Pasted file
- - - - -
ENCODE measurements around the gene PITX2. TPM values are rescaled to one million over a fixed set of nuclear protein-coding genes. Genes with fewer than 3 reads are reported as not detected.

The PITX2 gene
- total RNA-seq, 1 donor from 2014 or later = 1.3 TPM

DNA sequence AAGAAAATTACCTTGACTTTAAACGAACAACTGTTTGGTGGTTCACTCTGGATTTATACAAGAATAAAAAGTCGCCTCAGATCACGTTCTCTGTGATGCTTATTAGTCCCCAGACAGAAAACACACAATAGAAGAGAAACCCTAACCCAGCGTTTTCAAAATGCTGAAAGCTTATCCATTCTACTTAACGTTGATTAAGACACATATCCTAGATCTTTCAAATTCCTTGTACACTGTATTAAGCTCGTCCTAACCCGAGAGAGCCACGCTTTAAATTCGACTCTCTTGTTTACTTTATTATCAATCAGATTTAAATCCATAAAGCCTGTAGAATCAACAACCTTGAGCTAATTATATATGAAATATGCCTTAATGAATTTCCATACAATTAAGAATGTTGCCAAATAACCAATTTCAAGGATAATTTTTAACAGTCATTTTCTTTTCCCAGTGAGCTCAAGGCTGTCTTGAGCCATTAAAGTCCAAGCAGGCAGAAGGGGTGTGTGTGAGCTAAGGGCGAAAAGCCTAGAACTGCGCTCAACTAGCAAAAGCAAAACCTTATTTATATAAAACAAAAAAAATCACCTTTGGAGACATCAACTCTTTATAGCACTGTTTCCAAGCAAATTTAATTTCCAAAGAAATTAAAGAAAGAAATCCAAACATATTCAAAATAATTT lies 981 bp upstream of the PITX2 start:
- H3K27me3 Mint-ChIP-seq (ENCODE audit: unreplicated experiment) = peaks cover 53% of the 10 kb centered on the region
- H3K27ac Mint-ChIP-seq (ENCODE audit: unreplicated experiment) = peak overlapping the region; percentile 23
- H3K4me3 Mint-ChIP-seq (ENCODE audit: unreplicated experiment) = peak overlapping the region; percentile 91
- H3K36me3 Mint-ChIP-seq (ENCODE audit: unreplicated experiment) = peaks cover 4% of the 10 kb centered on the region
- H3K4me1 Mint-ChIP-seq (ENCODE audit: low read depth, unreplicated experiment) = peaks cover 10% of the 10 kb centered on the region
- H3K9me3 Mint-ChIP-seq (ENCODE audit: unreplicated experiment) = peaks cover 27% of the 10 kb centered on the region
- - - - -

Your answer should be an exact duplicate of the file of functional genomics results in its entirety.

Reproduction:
ENCODE measurements around the gene PITX2. TPM values are rescaled to one million over a fixed set of nuclear protein-coding genes. Genes with fewer than 3 reads are reported as not detected.

The PITX2 gene
- total RNA-seq, 1 donor from 2014 or later = 1.3 TPM

DNA sequence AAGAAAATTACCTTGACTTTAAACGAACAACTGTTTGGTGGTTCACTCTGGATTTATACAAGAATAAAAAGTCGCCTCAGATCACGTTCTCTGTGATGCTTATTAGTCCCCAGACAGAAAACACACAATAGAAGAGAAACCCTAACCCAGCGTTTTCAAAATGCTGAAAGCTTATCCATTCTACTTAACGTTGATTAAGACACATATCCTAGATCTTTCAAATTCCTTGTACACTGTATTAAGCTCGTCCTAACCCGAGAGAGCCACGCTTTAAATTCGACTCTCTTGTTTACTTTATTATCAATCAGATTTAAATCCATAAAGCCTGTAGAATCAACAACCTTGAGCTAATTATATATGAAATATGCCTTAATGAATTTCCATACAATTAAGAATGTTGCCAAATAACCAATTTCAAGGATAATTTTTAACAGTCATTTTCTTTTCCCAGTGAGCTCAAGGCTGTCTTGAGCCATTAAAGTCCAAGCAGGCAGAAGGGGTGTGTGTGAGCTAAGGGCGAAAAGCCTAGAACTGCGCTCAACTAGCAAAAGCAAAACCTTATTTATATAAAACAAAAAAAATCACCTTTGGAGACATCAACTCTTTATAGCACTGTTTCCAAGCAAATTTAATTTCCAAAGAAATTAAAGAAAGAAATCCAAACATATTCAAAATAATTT lies 981 bp upstream of the PITX2 start:
- H3K27me3 Mint-ChIP-seq (ENCODE audit: unreplicated experiment) = peaks cover 53% of the 10 kb centered on the region
- H3K27ac Mint-ChIP-seq (ENCODE audit: unreplicated experiment) = peak overlapping the region; percentile 23
- H3K4me3 Mint-ChIP-seq (ENCODE audit: unreplicated experiment) = peak overlapping the region; percentile 91
- H3K36me3 Mint-ChIP-seq (ENCODE audit: unreplicated experiment) = peaks cover 4% of the 10 kb centered on the region
- H3K4me1 Mint-ChIP-seq (ENCODE audit: low read depth, unreplicated experiment) = peaks cover 10% of the 10 kb centered on the region
- H3K9me3 Mint-ChIP-seq (ENCODE audit: unreplicated experiment) = peaks cover 27% of the 10 kb centered on the region